Yet, our macro-economic conditions are different and it will be paranoid to compare the Nigerian economy to 2009 Zimbabwe , for the present. Still, we cannot wish away the Jemide Presidential Monitoring Committee on the Niger Delta Development Commission (NDDC) which reported that 46% of the 609 contracts awarded in three core delta states had been officially abandoned, with the NDDC refusing to recover its funds from the contractors either independently or with the aid of the anti-graft agencies.

To make matters worse, of the balance 54%, most of the water projects were no longer functional, meaning that the resources expended on them were wasted. We cannot wish away the Kotangora Panel which in 1993, reported 4,000 abandoned Federal projects which had cost Nigeria N300 billion. Nearly twenty years later, the Bunu Presidential Projects Assessment Committee (PPAC) reported 11,886 ongoing and abandoned projects which had cost close to N8 trillion.

These abandoned projects represent hundreds of thousands of abandoned jobs and prosperity, hijacked from the working classes by the light-fingered and incompetent contractors and government administrators. With this track record, any infrastructure projects provoked by the deficit budgeting proposed by the Ashiwaju will only guarantee that twenty years down the line the list of abandoned contracts would have swollen to 30,000 – with corresponding improvements to the fortunes of delinquent contractors and their cohorts in government.

On the other side of the tracks however, what is guaranteed to the man on the street is – not necessarily development, but – an economic boom he can observe from a distance, with jobs as imaginary as those in the largely abandoned Ajaokuta Steel Mills. That, and the beast of inflation waiting at the supermarket door.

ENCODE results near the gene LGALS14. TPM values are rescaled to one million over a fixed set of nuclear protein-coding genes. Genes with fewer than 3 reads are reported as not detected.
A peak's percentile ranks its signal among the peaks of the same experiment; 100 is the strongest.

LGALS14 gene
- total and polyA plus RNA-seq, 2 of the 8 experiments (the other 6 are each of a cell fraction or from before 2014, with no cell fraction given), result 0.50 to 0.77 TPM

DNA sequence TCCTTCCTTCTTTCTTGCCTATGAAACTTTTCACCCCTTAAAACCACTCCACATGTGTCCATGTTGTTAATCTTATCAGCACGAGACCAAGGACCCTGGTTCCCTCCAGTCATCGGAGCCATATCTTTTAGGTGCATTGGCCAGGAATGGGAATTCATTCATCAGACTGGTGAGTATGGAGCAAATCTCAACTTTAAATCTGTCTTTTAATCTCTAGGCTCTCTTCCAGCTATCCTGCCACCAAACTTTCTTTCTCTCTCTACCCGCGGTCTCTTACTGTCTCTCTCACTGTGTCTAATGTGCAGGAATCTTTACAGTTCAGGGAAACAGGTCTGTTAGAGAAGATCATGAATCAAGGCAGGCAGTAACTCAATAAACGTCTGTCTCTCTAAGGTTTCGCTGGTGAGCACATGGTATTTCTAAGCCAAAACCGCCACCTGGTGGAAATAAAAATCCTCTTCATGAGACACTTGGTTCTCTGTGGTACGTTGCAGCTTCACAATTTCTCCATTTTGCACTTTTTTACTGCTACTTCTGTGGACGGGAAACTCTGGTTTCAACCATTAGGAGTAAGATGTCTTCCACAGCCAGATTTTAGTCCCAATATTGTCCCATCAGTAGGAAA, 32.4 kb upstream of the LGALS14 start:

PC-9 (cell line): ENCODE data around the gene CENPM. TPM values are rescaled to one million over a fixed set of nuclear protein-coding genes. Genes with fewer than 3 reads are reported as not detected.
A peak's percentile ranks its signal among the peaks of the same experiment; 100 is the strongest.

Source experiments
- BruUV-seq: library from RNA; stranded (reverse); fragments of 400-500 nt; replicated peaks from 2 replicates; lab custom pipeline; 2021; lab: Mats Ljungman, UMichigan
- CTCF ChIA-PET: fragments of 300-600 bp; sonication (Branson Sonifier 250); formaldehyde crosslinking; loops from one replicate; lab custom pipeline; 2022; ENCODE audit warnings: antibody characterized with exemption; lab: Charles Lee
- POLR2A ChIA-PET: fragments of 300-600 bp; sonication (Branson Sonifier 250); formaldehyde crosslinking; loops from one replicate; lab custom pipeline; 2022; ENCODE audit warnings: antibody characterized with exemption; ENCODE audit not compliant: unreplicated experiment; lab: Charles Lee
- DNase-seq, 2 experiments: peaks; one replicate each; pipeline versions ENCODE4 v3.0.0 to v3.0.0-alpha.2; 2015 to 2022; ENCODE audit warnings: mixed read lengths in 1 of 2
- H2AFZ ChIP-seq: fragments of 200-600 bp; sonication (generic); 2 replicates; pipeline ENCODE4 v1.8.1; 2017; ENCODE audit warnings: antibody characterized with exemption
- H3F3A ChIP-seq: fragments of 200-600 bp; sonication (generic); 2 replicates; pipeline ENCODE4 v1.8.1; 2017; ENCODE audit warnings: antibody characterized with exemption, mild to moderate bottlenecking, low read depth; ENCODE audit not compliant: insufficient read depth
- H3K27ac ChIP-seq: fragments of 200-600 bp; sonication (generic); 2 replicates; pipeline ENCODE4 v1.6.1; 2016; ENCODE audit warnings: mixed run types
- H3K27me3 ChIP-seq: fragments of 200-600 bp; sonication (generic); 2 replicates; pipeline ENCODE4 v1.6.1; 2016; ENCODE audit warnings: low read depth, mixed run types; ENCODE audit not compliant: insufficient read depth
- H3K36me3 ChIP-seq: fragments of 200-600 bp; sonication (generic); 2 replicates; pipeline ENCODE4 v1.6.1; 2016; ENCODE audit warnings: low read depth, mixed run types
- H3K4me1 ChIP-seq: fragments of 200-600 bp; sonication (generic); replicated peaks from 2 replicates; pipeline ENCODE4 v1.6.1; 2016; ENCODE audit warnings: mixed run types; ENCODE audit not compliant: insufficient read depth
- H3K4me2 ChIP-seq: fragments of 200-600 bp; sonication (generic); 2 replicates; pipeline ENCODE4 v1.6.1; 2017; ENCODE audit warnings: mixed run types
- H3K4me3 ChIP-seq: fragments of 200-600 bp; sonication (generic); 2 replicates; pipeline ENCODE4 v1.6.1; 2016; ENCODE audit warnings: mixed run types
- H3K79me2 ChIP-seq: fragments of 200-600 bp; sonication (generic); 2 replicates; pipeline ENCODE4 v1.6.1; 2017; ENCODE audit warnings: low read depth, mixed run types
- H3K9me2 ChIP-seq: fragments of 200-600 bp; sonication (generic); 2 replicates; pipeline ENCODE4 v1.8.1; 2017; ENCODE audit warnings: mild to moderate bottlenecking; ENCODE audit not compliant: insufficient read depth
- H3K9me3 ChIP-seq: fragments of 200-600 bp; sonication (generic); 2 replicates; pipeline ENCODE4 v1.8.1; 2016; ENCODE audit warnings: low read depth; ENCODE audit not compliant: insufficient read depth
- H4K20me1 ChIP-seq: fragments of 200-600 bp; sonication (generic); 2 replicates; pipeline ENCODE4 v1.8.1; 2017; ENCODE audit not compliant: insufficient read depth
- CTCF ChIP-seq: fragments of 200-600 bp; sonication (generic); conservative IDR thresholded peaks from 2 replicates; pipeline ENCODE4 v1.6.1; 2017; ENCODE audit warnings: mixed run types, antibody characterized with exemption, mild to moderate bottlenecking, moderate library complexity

Even when trillion naira projects are completed they have little or no multiplier effect on the economy because they are often ill-conceived and irrelevant, having been awarded by people more interested in the rogue benefits of ‘awarding contracts’ than in serving the people. Billion naira silo projects stand empty. Gas power stations are built without the requisite gas pipeline that will enable them to function.

River ports are dredged and built without the road or rail networks to service them. Currency values depend not only on the amount of notes in circulation, relative to goods and services, but in the public – and international – perception of their value, which influence trading behaviour.

Such a perception is affected by the published policy on which it is ordered, with a policy of frugally constraining expenditure to income likely to influence more Naira confidence and put an upward pressure on the currency’s value. Older Nigerians will remember a season when the naira was twice the value of the dollar. When the naira went into freefall, they will also recall the ‘Essential Commodity’ (Essenco) era, when too much naira went chasing after too few goods and queues of the common man stretched outside empty supermarkets.